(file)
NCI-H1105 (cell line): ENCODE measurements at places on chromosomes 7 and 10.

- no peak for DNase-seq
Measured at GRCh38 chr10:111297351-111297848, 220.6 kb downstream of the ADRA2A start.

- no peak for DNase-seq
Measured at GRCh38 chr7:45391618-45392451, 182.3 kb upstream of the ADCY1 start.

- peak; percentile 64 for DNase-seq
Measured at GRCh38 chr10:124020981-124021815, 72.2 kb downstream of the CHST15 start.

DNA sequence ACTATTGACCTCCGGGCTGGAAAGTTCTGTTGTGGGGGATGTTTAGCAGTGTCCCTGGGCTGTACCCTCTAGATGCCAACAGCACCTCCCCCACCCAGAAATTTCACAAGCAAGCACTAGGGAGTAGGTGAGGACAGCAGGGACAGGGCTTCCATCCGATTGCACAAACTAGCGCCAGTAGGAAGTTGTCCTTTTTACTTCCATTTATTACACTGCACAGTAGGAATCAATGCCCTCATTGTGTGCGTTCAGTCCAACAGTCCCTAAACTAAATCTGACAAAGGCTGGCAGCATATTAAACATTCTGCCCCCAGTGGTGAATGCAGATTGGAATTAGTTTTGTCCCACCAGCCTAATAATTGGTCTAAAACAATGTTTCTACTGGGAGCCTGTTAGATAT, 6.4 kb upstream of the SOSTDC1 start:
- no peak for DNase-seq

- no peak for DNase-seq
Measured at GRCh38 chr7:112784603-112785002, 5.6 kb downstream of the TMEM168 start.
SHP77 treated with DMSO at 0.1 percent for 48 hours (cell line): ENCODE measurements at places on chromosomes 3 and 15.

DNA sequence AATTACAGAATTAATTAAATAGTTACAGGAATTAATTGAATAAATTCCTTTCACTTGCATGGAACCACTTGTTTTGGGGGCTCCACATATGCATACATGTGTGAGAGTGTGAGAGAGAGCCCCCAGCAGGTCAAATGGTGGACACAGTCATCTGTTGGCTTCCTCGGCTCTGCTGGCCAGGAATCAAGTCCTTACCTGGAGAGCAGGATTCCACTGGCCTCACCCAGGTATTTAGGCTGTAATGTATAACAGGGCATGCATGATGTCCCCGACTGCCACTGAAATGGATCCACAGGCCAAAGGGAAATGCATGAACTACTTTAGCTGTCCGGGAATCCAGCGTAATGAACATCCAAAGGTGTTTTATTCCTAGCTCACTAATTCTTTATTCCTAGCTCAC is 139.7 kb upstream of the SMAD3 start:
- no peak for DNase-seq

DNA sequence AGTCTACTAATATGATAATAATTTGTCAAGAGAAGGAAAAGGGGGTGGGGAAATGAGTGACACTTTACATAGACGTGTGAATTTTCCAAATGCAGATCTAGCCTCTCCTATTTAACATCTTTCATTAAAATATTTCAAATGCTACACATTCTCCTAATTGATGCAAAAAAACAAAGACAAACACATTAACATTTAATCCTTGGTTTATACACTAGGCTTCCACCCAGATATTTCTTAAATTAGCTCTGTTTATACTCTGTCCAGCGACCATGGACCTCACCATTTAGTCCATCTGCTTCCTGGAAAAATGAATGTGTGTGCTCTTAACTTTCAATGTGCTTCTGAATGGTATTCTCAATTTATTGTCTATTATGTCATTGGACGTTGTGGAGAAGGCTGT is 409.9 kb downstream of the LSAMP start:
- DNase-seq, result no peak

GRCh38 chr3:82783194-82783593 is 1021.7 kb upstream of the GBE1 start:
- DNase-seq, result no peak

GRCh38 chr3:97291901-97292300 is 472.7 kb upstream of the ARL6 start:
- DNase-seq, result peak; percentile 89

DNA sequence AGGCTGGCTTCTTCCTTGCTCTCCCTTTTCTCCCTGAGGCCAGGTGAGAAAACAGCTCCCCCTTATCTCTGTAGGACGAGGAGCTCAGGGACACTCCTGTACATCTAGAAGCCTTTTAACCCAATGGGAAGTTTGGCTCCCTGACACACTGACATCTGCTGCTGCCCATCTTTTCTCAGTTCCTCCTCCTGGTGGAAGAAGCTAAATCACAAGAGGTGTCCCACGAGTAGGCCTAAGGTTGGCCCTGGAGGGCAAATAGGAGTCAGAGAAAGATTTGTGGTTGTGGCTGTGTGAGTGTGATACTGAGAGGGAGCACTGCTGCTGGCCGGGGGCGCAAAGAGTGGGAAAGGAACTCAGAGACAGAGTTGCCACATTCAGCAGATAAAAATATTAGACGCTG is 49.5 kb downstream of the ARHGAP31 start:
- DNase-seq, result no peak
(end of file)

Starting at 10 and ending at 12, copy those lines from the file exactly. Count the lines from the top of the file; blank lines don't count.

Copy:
- no peak for DNase-seq
Measured at GRCh38 chr7:112784603-112785002, 5.6 kb downstream of the TMEM168 start.
SHP77 treated with DMSO at 0.1 percent for 48 hours (cell line): ENCODE measurements at places on chromosomes 3 and 15.